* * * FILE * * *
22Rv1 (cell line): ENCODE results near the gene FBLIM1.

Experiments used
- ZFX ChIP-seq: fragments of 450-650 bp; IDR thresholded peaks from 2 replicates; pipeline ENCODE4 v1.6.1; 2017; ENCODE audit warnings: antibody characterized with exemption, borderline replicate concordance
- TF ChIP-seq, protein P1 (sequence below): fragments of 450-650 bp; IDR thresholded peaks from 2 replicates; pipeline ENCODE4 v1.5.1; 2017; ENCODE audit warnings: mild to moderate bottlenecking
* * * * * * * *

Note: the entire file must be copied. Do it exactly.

22Rv1 (cell line): ENCODE results near the gene FBLIM1.

Experiments used
- ZFX ChIP-seq: fragments of 450-650 bp; IDR thresholded peaks from 2 replicates; pipeline ENCODE4 v1.6.1; 2017; ENCODE audit warnings: antibody characterized with exemption, borderline replicate concordance
- TF ChIP-seq, protein P1 (sequence below): fragments of 450-650 bp; IDR thresholded peaks from 2 replicates; pipeline ENCODE4 v1.5.1; 2017; ENCODE audit warnings: mild to moderate bottlenecking